There was a stunning Aragonez/Syrah blend to pair w/Chef Dino’s ( www.bonvivantgroup.ca ) pork & kale dish! The exquisitely tender pork was cooked confit style in duck fat and fresh herbs gently for hours, then cold pressed, sliced and warmed with the steamed new potatoes and fresh, local kale underneath – only the most spartan of seasonings to enhance the natural beauty. The wine? Perky red currant/young raspberry acid with a light peppery finish and a touch of wild herbs. Gentle tannin. Superb value for $13 in BC and a perfect pairing with the Portuguese comfort food.
And then, like a siren luring a seafarer, I saw the white port. Yes my friends, I said white port. A 1963 Colheita white port. Part unicorn, part Picasso; I was truly unsure that what I was seeing was real and yet it was so beautiful. I asked the export manager from Dalva if I could taste that first, so intrigued was I that I set aside the normal courtesy of tasting through some of the portfolio before sampling their prized 50 year port.
Divine. A velvety rich bouquet of nougat/honey and orange blossoms, stunningly vivid and refreshing acid. 93 superlative points of concentration, balance and structure… by far the most exemplary white port I had ever tasted. And so I asked my new friend from C. da Silva ( cdasilvaexperiences.blogspot.ca/2011/12/dalva-port-wines-distinctive-releases.html ) how, why this was possible? I have been told for years that white port is an anomaly at best and poor substitute for “real” port at worst. But this, this was magic! It was explained to me that misinformation about white port wasn’t limited just to North America but was far more widespread then that. But, but the company had a family at its head with vision. That vision was focused on making the truest expression of white port possible and, after more then 60 years, they were still on that quest.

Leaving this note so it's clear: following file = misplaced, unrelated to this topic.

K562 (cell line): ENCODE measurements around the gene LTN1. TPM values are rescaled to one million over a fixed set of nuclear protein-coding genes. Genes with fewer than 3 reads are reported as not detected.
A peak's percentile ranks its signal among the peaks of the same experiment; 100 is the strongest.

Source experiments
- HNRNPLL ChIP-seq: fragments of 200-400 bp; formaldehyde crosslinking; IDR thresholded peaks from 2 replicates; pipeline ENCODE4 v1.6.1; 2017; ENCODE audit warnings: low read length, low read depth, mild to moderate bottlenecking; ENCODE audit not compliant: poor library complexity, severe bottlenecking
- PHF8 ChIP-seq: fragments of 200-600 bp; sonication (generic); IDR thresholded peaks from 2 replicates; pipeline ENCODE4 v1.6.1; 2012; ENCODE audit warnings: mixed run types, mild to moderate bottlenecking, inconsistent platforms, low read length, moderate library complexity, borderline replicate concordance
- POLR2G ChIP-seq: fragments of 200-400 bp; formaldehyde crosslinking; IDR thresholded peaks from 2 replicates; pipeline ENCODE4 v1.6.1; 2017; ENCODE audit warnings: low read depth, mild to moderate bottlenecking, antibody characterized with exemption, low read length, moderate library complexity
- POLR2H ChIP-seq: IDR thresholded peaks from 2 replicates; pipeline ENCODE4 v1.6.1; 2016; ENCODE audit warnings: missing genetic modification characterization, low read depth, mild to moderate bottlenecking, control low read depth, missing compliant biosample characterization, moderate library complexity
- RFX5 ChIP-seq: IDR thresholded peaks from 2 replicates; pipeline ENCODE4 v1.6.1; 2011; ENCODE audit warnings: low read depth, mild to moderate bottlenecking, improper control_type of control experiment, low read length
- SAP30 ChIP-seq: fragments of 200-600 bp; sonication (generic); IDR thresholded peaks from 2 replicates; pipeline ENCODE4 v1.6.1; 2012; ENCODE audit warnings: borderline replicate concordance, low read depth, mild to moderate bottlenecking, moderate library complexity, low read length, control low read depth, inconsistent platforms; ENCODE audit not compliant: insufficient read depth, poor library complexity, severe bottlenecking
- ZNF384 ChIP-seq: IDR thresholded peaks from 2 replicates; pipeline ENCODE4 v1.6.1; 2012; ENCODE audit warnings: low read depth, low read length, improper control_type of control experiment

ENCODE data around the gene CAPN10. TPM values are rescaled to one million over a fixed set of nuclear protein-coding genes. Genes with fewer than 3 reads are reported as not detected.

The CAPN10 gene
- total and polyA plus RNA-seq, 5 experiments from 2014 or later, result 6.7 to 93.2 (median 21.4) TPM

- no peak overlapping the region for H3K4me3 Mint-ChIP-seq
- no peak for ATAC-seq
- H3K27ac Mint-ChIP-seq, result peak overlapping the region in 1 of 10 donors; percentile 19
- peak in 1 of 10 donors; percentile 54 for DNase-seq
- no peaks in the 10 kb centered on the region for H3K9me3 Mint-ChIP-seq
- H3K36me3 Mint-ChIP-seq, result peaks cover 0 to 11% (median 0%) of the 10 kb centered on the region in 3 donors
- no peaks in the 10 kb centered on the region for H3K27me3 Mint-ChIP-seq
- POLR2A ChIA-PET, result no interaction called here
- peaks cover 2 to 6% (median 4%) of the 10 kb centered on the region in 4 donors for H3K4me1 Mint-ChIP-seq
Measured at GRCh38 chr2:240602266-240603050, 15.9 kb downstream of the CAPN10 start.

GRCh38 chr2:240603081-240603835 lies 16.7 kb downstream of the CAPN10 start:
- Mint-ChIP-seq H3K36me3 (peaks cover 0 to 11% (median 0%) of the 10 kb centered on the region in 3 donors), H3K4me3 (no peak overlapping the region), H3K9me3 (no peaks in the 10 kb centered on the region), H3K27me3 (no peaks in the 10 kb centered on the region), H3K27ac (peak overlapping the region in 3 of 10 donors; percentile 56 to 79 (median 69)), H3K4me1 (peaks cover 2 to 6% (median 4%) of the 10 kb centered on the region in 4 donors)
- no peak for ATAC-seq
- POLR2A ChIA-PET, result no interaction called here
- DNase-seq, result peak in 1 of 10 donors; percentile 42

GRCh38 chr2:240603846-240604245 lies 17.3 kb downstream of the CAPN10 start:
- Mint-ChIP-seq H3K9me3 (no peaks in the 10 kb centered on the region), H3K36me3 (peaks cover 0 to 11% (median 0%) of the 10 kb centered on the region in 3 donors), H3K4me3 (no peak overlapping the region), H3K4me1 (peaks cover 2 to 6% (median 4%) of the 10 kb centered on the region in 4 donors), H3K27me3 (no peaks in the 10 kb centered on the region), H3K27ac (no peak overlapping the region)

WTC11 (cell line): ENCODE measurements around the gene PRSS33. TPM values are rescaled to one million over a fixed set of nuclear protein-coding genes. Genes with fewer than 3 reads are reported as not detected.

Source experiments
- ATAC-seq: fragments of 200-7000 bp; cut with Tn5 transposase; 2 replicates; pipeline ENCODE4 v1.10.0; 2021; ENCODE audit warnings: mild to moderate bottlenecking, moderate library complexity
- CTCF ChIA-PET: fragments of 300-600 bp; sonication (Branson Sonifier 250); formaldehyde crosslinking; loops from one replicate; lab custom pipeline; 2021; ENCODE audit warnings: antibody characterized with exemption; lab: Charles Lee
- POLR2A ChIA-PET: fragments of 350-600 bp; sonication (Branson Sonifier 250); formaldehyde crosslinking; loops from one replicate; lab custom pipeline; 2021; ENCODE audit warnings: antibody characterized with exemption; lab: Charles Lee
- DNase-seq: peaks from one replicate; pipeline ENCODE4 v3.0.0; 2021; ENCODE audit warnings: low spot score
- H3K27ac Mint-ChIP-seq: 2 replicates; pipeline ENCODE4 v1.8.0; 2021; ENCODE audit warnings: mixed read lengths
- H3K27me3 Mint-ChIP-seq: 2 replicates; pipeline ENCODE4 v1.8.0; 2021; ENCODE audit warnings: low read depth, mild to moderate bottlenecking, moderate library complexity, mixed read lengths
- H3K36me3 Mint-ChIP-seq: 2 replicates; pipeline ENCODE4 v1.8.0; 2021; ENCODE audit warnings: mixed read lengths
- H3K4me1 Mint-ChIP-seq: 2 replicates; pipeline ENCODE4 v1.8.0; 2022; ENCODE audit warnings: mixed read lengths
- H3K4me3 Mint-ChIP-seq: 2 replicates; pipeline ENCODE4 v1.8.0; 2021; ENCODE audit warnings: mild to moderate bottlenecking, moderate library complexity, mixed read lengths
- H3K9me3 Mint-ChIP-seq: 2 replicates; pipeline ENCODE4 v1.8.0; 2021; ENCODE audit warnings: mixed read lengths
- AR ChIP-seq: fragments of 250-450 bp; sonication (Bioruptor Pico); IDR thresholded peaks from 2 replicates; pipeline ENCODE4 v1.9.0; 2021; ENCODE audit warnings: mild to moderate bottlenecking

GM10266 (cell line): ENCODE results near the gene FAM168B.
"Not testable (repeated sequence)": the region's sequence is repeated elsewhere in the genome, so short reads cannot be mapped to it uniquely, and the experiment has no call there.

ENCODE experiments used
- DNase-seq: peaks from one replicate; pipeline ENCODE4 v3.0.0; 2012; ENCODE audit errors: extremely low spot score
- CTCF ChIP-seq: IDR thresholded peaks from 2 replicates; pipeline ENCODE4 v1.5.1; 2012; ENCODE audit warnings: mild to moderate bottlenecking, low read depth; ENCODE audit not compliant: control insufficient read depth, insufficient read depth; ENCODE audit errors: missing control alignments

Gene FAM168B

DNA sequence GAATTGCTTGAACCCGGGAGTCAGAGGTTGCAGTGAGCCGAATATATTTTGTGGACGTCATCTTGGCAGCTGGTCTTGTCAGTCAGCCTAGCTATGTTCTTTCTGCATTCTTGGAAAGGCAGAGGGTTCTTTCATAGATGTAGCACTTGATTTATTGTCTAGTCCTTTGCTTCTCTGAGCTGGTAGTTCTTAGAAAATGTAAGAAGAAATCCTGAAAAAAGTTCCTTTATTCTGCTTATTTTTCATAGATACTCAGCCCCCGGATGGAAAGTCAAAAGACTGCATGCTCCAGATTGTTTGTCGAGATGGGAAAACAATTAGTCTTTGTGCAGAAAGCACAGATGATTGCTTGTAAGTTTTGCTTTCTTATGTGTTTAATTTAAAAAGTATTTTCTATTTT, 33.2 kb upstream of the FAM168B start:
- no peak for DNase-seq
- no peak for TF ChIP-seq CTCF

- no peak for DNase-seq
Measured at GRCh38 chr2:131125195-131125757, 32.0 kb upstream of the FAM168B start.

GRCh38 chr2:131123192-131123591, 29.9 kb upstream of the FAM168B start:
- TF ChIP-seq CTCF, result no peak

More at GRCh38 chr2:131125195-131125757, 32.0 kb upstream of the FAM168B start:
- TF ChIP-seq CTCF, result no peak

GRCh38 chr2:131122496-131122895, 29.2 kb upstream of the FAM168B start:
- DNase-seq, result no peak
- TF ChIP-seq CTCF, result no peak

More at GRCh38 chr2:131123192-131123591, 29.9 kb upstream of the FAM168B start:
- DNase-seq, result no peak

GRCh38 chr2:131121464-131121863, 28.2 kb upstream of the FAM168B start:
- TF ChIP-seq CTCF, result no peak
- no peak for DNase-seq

|Interview with Nuno Vale
I invite you to listen to the interview for yourself and then, the next time you’re at the wine-shop, consider the wines of Portugal… now you know some of the reasons so many sommeliers love to put them on their wine-lists. But more than that – you also know why we respect vini Portugal.
And with my new-found revelation tucked away, I was racing down halls, through a cafe, up and down stairs with Mr Nuno Vale. We needed to find a quiet place to talk this out because I had questions! And we sat under a patio umbrella while the rain sang a merry song in time with the beat of Brahms and his piano cadence and we talked and we smiled and I felt like I had found a kindred spirit in this man from so far away who spoke with such passion and conviction.
Caption: genuine wine=genuine smiles
My thanks to colleagues at Townhall Brands ( http://townhallbrands.com/) for their part in coordinating of this interview for me, and this brilliant event for Vancouver. Of course, my most sincere thanks again to vini Portugal and to the Portuguese producers who traveled so far to share their stories, their culture and their wine with us.
As always, I look forward to your thoughts, comments and questions. Here, or:
on Twitter @AStudentofWine
on Facebook @ www.facebook.com/TheChefandTheGrape